Estranged Ex Arrested for Vehicle Arson in Utah

The estranged ex of a Kearns, Utah resident was arrested for vehicle arson after going to her ex-boyfriend’s house and lighting two vehicles on fire.

Late-night bonfire

Photo by: Michael Pardo

The residents of a Kearns household awakened Thursday to find two of their vehicles and part of the garage on fire. An accelerant, most likely gasoline, had been poured onto a vehicle in the driveway and another on the street before being lit on fire. Both vehicles suffered several thousand dollars in damage and the garage near one vehicle suffered severe damage as well. Multiple neighbors turned in camera footage where a female was seen committing the vehicle arson before getting into her own car and taking off.

The one that got away

The camera footage collected from neighbors showed 27 year old Jessica Halee Wright, the ex-girlfriend to one of the residents of the home, as the sole suspect in the vehicle arson case. No reasoning was given as to why she set the cars on fire. Since both vehicles were not occupied at the time of the torching, she more than likely didn’t mean to cause any physical harm to anyone. She possibly started the fires out of anger toward her ex or his family who also occupied the home. It isn’t know how long ago the relationship with Wright and the resident ended, but one can assume they were not on good terms.

Photo by: Kate Ter Haar

Vehicle arson

Wright was booked into the Salt Lake County Jail for arson. The charges for arson depend on the monetary value of the item burned and whether or not the property was a residence or an occupied vehicle or outbuilding. Since no one was inside the vehicles when Wright lit them on fire, and she will be facing arson and not aggravated arson charges. According to Utah Code 76-6-102, “A person is guilty of arson if . . . the person by means of fire or explosives unlawfully and intentionally damages . . . the property of another.” Since the damage to the vehicles and garage were greater than $5,000, Wright is facing second degree charges for vehicle arson.

Counselor before an attorney

Anyone facing a nasty breakup is encouraged to seek counseling to work through anger or betrayal issues before letting their issues turn into hostility and criminal activity. Those already facing trouble for their erroneous way of handling a soured relationship should seek legal counsel from a trusted attorney.

Utah Prostitution Stings – Catching Culprits of Opportunity or Entrapment

Although paying or receiving funds for sexual activity is against the law, many wonder if Johns arrested during prostitution stings in Utah are culprits of opportunity or victims of entrapment.

Catching one of their own

Photo by: dalius kniukšta

A prostitution sting on Valentine’s Day netted the arrest of 51 year old David Moss of Lehi, Utah. Undercover detectives with the Utah County Special Victims Task Force arrested Moss, who was a former police officer with the St. George Police Department after he responded to a prostitution ad online and met two undercover female detectives posing as prostitutes. Moss’s arrest came after he made several incriminating statements online and in person including offers to “manage” the prostitutes and hide their activity from police. He also followed these comments with inappropriate behavior directed at one of the undercover officers.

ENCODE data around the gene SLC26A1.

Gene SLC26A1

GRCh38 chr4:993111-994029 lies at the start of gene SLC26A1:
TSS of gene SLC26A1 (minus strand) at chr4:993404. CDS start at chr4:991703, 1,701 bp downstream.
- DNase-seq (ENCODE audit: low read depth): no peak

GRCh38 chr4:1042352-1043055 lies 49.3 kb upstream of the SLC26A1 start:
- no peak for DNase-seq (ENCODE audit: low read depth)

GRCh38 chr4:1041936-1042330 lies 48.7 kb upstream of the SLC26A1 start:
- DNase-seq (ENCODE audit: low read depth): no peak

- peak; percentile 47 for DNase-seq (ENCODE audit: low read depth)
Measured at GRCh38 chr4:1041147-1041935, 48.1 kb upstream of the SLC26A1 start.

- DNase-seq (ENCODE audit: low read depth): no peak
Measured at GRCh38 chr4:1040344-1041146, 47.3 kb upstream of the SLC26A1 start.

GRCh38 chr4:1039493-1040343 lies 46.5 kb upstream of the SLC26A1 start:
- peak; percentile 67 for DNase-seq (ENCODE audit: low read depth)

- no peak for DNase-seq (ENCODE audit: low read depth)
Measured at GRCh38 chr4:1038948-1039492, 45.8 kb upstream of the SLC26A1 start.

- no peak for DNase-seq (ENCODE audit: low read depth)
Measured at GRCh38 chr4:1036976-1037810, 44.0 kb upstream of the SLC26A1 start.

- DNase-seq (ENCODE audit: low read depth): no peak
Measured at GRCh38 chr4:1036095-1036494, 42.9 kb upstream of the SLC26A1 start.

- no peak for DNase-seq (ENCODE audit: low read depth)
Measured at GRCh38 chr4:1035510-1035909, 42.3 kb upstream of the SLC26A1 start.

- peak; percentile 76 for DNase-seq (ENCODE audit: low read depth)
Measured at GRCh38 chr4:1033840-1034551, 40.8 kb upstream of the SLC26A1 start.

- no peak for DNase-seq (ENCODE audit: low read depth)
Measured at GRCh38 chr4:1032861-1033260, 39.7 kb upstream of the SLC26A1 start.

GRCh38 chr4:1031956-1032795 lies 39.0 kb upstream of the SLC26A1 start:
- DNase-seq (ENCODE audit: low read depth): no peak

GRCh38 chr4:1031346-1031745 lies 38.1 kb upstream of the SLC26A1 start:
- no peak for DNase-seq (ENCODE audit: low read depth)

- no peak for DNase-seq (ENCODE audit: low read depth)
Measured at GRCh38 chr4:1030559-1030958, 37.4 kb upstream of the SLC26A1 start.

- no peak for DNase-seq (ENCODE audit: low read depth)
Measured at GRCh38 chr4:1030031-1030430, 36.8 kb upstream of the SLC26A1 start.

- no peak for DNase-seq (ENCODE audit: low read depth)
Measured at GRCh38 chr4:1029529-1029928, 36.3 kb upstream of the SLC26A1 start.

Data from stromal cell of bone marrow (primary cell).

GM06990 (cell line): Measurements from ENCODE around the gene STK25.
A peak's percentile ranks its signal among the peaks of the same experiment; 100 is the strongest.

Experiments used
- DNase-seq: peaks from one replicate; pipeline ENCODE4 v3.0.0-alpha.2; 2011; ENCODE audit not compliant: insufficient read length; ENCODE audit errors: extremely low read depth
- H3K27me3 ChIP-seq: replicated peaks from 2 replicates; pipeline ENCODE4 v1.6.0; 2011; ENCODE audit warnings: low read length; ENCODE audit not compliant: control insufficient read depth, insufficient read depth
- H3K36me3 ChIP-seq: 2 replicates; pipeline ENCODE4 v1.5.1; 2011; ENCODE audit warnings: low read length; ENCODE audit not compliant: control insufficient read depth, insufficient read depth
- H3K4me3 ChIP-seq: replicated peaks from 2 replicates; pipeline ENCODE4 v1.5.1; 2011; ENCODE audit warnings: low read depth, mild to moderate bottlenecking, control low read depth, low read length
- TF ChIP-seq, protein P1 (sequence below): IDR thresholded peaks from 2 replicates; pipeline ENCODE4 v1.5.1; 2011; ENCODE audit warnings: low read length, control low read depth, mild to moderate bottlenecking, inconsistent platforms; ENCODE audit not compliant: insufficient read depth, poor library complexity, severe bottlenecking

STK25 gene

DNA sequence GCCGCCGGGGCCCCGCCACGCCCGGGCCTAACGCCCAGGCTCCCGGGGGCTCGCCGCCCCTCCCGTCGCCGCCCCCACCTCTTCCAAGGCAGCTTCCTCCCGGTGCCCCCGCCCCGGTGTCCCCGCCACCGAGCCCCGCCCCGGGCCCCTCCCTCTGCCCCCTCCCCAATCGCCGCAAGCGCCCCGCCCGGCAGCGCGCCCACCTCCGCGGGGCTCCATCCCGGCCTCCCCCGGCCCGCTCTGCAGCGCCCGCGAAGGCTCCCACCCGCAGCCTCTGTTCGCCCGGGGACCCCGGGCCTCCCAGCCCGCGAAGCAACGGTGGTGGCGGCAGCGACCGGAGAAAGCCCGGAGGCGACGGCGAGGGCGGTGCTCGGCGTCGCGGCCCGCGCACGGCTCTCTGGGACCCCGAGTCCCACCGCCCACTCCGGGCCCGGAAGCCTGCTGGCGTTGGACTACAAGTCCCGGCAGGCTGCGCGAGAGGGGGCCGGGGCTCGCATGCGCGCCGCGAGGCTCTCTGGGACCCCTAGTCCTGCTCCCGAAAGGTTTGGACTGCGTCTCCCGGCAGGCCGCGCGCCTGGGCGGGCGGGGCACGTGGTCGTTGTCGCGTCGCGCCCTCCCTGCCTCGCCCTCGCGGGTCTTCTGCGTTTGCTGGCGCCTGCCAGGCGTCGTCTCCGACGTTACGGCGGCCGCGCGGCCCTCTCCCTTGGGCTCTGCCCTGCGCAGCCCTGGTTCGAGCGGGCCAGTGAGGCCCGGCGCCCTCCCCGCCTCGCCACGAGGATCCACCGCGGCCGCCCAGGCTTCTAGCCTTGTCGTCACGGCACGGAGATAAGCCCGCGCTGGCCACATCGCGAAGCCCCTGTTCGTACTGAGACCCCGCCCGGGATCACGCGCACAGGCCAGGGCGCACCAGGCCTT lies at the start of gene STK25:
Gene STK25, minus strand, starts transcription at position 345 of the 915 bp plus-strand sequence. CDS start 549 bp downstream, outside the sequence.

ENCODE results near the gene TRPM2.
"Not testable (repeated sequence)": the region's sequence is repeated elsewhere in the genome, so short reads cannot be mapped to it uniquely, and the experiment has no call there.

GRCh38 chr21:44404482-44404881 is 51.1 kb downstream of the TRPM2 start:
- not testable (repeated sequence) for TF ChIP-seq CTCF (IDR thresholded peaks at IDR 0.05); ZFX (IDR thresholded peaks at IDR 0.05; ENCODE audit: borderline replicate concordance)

Patronizing a prostitute

Moss was arrested for multiple charges including patronizing a prostitute which is described by section 76-10-1303 as “when the individual:
(a) Pays or offers or agrees to pay a prostitute, or an individual the actor believes to be a prostitute, a fee, or the functional equivalent of a fee, for the purpose of engaging in an act of sexual activity; or
(b) Enters or remains in a place of prostitution for the purpose of engaging in sexual activity.”

Pimps vs Johns

Moss is also facing charges of exploiting prostitution, a third degree felony compared to patronizing a prostitute which is punishable as a class A misdemeanor for a first defense. While patronizing a prostitute is the typical charge for “Johns”, exploiting prostitution would be the charge for the “pimps” or those wishing to recruit or manage others in prostitution. Third degree exploiting prostitution is defined by Utah Code 76-10-1305 as when “an individual:
(a) Procures an individual for a place of prostitution;
(b) Encourages, induces, or otherwise purposely causes another to become or remain a prostitute;
(c) Transports an individual into or within this state with a purpose to promote that individual’s engaging in prostitution or procuring or paying for transportation with that purpose;
(d) Not being a child or legal dependent of a prostitute, shares the proceeds of prostitution with a prostitute, or an individual the actor believes to be a prostitute, pursuant to their understanding that the actor is to share therein; or
(e) Owns controls, manages, supervised, or otherwise keeps, alone or in association with another, a place of prostitution or a business where prostitution occurs or is arranged, encouraged, supported, or promoted.”

Gray area

Photo by: pattchattack